Networking is gold. I have been working in Quality Assurance for over a decade now, and I often get job inquiries from my testing community. And some of the jobs I have been on started with a recommendation from my network.

Join and start following testing communities. You can take advantage of and apply to opportunities that pop up. Try to be active in forums and chats by introducing yourself and describing what you are doing and that you are open to any testing vacancies to start. There are many great people in testing communities that will want to help you.

Here is a shortlist of some places you can start:

Update Your LinkedIn Profile

I get countless contact requests from LinkedIn. Many software testing jobs start with a contact on LinkedIn from HR representatives or talent hunters. If you don’t have a LinkedIn profile already, it’s time to create one.

Even though you don’t have the experience, make sure to include any software testing related courses you have taken, certifications, and put freelancing as a tester on Utest.com in your experience.

Make your profile look good. Add a foto of yourself and ask a friend or other testers to review your profile. Ask them if they would hire you and what you can improve on your LinkedIn profile.

Be discoverable. Make sure your LinkedIn profile is not private so others can find your details. After all, you do want someone to offer you a job.

Don’t forget to join testing groups on LinkedIn and don’t be afraid to ask for job opportunities and start connecting to other testers.

Start Applying for Software Testing Vacancies

Having gone through the previous steps, and after doing a few projects on uTest, it’s time to start looking for a job.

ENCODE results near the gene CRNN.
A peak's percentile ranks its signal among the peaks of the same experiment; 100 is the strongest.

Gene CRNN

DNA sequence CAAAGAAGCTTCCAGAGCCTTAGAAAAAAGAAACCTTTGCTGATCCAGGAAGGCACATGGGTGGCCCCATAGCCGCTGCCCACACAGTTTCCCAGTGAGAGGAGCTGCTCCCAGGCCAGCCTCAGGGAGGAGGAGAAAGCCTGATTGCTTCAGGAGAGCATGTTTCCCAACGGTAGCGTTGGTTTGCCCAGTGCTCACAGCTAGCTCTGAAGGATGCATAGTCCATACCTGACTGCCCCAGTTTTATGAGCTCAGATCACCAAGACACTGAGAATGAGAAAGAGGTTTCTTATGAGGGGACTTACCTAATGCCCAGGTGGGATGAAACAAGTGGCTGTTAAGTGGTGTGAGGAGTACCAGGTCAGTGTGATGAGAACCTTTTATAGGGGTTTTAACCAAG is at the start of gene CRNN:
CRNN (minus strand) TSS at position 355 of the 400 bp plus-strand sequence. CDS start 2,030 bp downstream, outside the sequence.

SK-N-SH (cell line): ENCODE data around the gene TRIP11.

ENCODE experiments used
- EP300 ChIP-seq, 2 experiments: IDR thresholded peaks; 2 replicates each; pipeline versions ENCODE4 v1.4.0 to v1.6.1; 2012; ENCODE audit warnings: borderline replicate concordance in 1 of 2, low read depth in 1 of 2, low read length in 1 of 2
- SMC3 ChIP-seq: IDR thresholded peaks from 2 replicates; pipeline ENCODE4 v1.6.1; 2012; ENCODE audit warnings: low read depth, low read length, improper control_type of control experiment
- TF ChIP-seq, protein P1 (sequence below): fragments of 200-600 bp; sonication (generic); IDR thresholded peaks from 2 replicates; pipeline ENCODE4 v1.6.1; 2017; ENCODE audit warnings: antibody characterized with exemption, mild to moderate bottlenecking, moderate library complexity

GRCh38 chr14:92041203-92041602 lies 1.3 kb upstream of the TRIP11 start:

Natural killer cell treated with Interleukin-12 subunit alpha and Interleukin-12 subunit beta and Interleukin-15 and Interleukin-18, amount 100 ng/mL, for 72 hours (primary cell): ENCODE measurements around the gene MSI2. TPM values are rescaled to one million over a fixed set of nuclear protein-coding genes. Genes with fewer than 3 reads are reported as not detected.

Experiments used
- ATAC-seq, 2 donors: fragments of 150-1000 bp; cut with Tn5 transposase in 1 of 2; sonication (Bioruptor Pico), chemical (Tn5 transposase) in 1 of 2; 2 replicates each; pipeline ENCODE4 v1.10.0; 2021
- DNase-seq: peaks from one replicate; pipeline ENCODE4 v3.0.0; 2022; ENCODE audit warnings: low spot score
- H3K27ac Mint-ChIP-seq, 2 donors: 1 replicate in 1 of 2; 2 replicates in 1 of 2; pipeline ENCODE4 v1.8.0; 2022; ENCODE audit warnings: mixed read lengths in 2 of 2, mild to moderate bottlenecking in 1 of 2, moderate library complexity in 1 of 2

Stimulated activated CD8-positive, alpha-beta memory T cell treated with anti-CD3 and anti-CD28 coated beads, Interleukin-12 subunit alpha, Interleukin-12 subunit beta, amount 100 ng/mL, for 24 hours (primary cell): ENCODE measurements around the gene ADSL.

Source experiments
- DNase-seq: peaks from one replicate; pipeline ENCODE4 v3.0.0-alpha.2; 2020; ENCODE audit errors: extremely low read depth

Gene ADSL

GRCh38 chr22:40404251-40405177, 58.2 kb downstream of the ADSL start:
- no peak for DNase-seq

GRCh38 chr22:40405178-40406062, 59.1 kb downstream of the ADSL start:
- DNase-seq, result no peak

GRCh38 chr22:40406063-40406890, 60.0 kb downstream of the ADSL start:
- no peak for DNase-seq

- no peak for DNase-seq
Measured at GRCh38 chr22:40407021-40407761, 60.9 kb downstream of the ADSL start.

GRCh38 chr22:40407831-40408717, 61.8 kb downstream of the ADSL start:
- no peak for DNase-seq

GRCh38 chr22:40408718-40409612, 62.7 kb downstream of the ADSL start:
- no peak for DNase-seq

Here are some excellent job listings sites you can go through:

Search these job sites for software testing or manual testing. Configure your search in accordance to your preference based on location.

On most job websites, you can configure alerts for new job openings. Go ahead and configure alerts to your liking so that you can receive notifications for new job postings.

Make a shortlist of job postings that interest you. Once you have your list, go through each posting and highlight the skills you are good at. Also, highlight the skills you don’t have or aren’t good at.

Don’t exclude every position just because you are missing one skill. For many companies, a missing skill isn’t a deal-breaker as long as you are willing to learn. Think of which vacancies on your shortlist you like and could be good at, exclude the ones that you think are not suited at all for you.

Now, you have a list of potential job placements. Start applying!

Handling Interviews

Making a good impression in interviews requires some experience, so don’t fret if some interviews don’t go your way. The experience will make you better. When you finish an interview, write down what questions you answered well and which ones need improvement.

Before every interview, check your notes as a refresher to know what you should study to improve.

Doing more interviews will make you better prepared for all the questions, and your confidence level will go up.

How Much Can a Software Tester Earn?

When the time comes to accepting a testing position, you might wonder how much money you should make. Many factors can affect your salary. As an inexperienced software tester, I wouldn’t focus too much on negotiating a first job salary. It would help if you mostly had a testing job to add to your experience. Nevertheless, here is an idea of what an entry-level wage for software testing should be.

An entry-level salary for software testing typically ranges between $34,000 and $67,000. For more detailed info on salaries, check out Software Tester Salary: Top Paying Cities and Roles.

Recommended Resources for Software Testing

We are reaching the end of this blog post. Before we finish, I want to summarize the list of links you can go through to improve your testing. A good software tester is continually learning and improving skills.

Online Courses

Online Reading

Books

Communities

Wrapping Up

No one expects an experienced tester on their first job. Be well prepared for your first interviews and follow the guidelines on this blog post.

Remember that interviewing also gets better with experience. If you have an interview that doesn’t go well, don’t let it stop you. Think of what you could have done better and get prepared for the next one.

Good luck on landing that software testing job!

Johnny

Hi there, I'm Johnny! Since the beginning of my career, I have tested a wide variety of software applications. I created Tester Tips to share my experience, help you master testing, and watch your career progress.